The Secrets To Singing High Notes

July 10, 2010 by  
Filed under Singing Articles

In this article I am going to show you how to sing high notes without straining your voice or suffering embarrassing breaks.  I struggled for a very long time when I was developing my voice.  I can now sing in a much wider range and I actually look forward to singing high notes!  I am going to show you the Do’s and Don’ts and take you through a system that you can apply to develop your own voice.

The Major Reasons Why You Can’t Sing High

  • Wrong Information
  • Too Much Weight In Your Voice
  • Using The Wrong Amount Of Air
  • Fear

There is a lot of information available online from a variety of teachers that promise to show you how to sing high.  Private singing teachers are also a great source of expertise in this very specific singing topic.  Unfortunately while there is a lot of great and useful information there is also a lot of bad advice and teaching in the industry.  Unfortunately I didn’t get the right information and teaching early on in my development.  I actually lost range in the higher part of my voice because of the techniques my teacher taught me.  The title of singing teacher or vocal coach brings with it an expectation of trust.  My advice to you is don’t blindly trust a teacher or expert.  Experiment with techniques and ideas and find what works for you.

Carrying too much weight into the higher part of your voice is another major reason why singers struggle to sing high.  So what is vocal weight? The lower part of your voice (chest voice) has a different vocal structure than the higher part of your voice (head voice).  When you are singing low notes your vocal cords a quite “slack” which allows vibration over most of the vocal cord.  This gives it a “meatier” tone.  There are “singing muscles” which co-ordinate this vocal cord position.  The problem that I had and many other singers have is trying to maintain this vocal cord position into the higher part of the voice.  The muscles and cords cannot maintain this position for long without resorting to raising the larynx.  The larynx is the bump you can see in your neck.  You are carrying too much weight up if you see the larynx rise when singing higher notes.

The wrong amount of air can make it very hard to sing high notes.  Too little air and your voice will sound weak and unsupported.  Too much air will cause your vocal cords to be put under too much pressure and strain will occur.  Many coaches advise that you don’t need as much air when you sing higher because there isn’t as much vocal cord surface to vibrate.  This is only partly true.  When a student hears this advice the first reaction is too cut the amount of air that they usually sing a note with.  This usually results in a weak head voice, or a flip into falsetto.  While it is true that high notes require less air to pass over the cords to create sound, this is not something that you need to control. It will happen automatically.  You need to maintain the same amount of air throughout your entire range. The vocal cords will naturally “zip up” limiting the amount of air that can pass through.  By maintaining the same amount of air you will create the right amount of pressure behind the cords to allow a bigger and more focused sound in the head voice.  Here’s a tip:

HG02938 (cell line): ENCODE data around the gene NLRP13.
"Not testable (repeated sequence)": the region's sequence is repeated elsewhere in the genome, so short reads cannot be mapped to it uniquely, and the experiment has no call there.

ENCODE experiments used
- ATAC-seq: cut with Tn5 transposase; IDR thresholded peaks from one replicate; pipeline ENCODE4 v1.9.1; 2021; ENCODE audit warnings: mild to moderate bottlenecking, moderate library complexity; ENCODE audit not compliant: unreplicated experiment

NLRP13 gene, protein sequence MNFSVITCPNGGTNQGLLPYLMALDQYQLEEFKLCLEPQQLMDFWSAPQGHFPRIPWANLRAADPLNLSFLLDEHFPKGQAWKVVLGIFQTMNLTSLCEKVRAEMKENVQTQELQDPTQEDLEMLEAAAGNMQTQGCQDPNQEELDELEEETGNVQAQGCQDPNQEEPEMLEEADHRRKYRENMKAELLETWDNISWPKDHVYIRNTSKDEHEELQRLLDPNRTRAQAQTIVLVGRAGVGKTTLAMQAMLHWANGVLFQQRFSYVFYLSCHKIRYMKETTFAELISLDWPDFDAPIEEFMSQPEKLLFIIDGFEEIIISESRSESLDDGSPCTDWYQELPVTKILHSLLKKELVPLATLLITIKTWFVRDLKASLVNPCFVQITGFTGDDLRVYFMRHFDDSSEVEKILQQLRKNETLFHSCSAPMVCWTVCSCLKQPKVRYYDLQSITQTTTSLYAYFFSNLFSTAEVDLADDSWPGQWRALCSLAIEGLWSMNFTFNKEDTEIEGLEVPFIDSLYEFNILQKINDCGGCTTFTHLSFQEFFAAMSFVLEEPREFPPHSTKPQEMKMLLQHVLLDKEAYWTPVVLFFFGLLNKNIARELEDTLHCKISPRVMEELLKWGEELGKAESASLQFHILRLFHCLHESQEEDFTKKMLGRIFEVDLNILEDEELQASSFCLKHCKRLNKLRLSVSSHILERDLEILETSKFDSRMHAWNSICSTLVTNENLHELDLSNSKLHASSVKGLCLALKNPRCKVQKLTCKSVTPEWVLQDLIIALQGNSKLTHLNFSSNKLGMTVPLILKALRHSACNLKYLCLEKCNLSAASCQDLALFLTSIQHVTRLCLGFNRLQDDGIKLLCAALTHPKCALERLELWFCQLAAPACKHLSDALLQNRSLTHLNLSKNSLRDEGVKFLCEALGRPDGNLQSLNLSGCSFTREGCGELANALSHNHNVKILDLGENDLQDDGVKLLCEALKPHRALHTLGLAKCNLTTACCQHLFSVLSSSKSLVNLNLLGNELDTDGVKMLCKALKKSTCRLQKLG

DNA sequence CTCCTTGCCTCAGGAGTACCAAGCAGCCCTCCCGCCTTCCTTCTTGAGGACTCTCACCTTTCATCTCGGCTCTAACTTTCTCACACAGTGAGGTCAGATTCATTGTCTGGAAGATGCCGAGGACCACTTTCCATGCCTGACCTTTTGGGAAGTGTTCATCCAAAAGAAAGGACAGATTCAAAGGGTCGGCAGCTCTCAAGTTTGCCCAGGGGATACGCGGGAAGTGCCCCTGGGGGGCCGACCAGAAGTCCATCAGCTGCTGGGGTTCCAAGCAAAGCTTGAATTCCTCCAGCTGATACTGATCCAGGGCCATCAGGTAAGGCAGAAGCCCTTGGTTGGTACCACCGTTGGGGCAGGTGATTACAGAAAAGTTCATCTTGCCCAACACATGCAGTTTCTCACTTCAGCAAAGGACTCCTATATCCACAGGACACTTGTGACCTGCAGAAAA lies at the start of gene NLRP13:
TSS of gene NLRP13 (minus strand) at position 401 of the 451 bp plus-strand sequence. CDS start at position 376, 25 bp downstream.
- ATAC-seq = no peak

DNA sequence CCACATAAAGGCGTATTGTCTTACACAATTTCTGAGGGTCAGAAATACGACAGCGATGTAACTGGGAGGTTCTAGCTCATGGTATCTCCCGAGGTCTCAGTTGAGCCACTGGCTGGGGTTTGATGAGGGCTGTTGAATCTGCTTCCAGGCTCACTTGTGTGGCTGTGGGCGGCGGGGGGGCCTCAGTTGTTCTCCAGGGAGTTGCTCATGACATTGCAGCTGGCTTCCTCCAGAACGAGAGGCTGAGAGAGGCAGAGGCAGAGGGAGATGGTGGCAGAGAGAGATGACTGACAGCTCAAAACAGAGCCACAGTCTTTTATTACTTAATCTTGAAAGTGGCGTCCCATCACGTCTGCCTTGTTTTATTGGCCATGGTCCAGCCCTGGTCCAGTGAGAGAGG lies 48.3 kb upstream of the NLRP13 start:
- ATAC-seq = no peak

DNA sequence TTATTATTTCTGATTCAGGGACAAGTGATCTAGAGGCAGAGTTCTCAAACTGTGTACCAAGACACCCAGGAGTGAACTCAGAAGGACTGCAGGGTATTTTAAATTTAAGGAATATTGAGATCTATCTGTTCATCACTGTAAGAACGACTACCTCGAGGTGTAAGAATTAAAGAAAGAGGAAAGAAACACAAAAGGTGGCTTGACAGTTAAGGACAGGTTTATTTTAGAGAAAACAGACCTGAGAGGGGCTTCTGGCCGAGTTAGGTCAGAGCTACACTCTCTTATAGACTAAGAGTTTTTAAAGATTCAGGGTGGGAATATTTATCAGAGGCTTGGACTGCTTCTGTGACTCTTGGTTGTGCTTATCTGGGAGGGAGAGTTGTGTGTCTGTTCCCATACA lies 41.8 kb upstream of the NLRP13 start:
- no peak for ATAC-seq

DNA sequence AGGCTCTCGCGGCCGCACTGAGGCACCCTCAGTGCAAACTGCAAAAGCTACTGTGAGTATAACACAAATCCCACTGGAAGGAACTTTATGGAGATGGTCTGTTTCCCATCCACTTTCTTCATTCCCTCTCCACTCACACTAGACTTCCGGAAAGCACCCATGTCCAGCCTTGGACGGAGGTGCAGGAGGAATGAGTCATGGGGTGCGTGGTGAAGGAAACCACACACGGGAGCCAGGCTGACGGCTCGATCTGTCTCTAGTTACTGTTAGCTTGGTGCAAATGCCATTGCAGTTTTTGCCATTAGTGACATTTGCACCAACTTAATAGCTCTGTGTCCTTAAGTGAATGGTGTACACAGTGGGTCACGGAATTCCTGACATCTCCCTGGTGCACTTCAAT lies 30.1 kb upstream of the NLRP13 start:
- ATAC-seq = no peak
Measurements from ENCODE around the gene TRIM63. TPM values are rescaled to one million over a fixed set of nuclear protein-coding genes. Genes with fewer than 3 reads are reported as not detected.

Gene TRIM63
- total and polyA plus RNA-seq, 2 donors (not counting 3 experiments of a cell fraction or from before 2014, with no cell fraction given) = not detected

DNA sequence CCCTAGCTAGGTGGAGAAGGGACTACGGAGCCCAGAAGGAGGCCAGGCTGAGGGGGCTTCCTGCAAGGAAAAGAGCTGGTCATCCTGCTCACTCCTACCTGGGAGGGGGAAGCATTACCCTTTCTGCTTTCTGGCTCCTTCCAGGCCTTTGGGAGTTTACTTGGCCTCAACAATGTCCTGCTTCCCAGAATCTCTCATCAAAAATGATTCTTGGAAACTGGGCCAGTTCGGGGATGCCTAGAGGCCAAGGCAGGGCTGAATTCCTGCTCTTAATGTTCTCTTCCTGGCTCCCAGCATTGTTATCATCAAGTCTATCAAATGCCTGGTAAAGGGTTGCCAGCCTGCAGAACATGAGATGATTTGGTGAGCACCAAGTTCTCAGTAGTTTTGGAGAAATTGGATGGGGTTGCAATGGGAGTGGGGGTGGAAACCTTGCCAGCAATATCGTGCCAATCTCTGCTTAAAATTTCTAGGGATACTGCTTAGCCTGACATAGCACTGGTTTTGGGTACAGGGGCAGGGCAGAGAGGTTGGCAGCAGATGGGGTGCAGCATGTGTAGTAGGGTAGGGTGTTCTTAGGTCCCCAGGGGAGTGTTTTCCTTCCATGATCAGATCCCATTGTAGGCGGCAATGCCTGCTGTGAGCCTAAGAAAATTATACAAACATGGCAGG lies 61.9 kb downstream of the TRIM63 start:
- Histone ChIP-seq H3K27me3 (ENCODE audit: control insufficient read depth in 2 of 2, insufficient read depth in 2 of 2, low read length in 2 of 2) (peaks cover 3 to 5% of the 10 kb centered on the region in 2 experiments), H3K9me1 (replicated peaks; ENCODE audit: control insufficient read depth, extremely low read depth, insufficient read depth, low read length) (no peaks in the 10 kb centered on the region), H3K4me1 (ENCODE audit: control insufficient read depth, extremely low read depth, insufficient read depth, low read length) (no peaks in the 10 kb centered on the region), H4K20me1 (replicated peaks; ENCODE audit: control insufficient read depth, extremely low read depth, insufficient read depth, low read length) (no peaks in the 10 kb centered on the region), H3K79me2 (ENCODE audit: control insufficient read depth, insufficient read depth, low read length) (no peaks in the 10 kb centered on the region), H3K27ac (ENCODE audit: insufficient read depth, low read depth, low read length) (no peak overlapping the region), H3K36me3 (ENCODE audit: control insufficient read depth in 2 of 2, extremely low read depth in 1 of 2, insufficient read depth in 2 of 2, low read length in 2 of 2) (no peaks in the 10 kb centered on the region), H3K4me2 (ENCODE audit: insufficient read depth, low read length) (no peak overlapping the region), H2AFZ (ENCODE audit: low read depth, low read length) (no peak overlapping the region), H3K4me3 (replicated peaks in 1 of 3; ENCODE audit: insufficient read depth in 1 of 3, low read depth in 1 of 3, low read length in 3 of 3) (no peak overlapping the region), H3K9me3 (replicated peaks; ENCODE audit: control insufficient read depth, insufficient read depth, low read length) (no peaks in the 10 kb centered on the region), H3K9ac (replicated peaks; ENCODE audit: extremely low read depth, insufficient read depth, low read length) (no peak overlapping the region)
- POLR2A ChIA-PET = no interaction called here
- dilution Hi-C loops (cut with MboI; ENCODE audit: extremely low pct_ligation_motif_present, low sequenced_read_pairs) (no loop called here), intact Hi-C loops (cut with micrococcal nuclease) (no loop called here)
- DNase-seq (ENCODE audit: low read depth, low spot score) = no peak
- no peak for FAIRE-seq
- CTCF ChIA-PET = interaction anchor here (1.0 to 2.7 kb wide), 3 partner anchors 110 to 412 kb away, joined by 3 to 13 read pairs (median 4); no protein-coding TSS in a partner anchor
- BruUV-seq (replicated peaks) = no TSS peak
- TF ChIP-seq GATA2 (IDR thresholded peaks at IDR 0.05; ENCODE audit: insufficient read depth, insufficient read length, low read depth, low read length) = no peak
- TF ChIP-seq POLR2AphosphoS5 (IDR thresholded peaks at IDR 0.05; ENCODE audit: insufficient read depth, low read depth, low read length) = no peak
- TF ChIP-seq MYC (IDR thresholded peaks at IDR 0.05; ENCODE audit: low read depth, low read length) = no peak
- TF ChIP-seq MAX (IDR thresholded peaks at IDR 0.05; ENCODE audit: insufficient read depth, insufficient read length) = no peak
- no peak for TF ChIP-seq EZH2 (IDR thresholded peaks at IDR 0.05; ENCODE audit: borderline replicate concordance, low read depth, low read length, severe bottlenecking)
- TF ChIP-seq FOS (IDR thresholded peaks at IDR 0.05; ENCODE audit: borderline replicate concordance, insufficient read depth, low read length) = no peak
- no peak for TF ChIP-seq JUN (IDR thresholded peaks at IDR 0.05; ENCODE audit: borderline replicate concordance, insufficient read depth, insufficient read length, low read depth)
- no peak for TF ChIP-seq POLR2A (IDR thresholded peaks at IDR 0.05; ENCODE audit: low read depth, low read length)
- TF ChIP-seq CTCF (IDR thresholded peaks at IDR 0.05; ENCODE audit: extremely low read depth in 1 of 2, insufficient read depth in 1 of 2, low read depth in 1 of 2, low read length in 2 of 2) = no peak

Do a series of strong “SHHHH” sounds before you attempt to sing a high note.

Are you afraid of heights? I know I certainly am.  This fear is also very  prominent in singing.  This fear of singing high usually comes from past experiences which we use as reference points.  Perhaps you feel strain every time you sing high.  Maybe your voice breaks as soon as you sing high.  Does your voice end up sore after singing high notes? I know I have certainly experienced all of those painful moments.  What happens if you continue to struggle with these problems is you develop a fear of singing high notes.  Basically you will start to tense up as soon as you know that “high note” is coming, giving yourself no chance of hitting the note.  I see this problem on a daily basis.  The earlier you can get over this fear the better.  You need to give yourself new reference points to reprogram your brain.  You can do this by doing specific exercises which I will share in this article.